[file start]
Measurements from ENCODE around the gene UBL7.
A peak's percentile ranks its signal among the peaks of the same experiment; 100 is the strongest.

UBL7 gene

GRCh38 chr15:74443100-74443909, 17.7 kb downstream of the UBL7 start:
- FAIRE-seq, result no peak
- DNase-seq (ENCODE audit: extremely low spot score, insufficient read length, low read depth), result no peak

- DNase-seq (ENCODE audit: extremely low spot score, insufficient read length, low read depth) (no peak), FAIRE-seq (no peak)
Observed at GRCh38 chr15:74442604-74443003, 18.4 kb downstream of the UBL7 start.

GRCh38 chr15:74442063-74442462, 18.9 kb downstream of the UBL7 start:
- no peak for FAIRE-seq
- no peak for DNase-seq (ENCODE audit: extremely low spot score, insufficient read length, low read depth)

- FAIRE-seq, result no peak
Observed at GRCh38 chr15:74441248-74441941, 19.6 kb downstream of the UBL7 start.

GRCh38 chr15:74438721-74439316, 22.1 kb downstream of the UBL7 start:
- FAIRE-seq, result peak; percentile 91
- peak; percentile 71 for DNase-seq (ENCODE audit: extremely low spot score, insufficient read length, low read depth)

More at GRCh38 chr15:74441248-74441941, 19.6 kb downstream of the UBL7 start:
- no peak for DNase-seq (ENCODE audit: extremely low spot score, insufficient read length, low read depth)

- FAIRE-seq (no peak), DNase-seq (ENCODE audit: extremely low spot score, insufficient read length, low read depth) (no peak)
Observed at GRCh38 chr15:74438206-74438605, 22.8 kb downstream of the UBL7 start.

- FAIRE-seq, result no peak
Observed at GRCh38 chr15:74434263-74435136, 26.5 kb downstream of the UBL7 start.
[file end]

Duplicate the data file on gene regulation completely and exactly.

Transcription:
Measurements from ENCODE around the gene UBL7.
A peak's percentile ranks its signal among the peaks of the same experiment; 100 is the strongest.

UBL7 gene

GRCh38 chr15:74443100-74443909, 17.7 kb downstream of the UBL7 start:
- FAIRE-seq, result no peak
- DNase-seq (ENCODE audit: extremely low spot score, insufficient read length, low read depth), result no peak

- DNase-seq (ENCODE audit: extremely low spot score, insufficient read length, low read depth) (no peak), FAIRE-seq (no peak)
Observed at GRCh38 chr15:74442604-74443003, 18.4 kb downstream of the UBL7 start.

GRCh38 chr15:74442063-74442462, 18.9 kb downstream of the UBL7 start:
- no peak for FAIRE-seq
- no peak for DNase-seq (ENCODE audit: extremely low spot score, insufficient read length, low read depth)

- FAIRE-seq, result no peak
Observed at GRCh38 chr15:74441248-74441941, 19.6 kb downstream of the UBL7 start.

GRCh38 chr15:74438721-74439316, 22.1 kb downstream of the UBL7 start:
- FAIRE-seq, result peak; percentile 91
- peak; percentile 71 for DNase-seq (ENCODE audit: extremely low spot score, insufficient read length, low read depth)

More at GRCh38 chr15:74441248-74441941, 19.6 kb downstream of the UBL7 start:
- no peak for DNase-seq (ENCODE audit: extremely low spot score, insufficient read length, low read depth)

- FAIRE-seq (no peak), DNase-seq (ENCODE audit: extremely low spot score, insufficient read length, low read depth) (no peak)
Observed at GRCh38 chr15:74438206-74438605, 22.8 kb downstream of the UBL7 start.

- FAIRE-seq, result no peak
Observed at GRCh38 chr15:74434263-74435136, 26.5 kb downstream of the UBL7 start.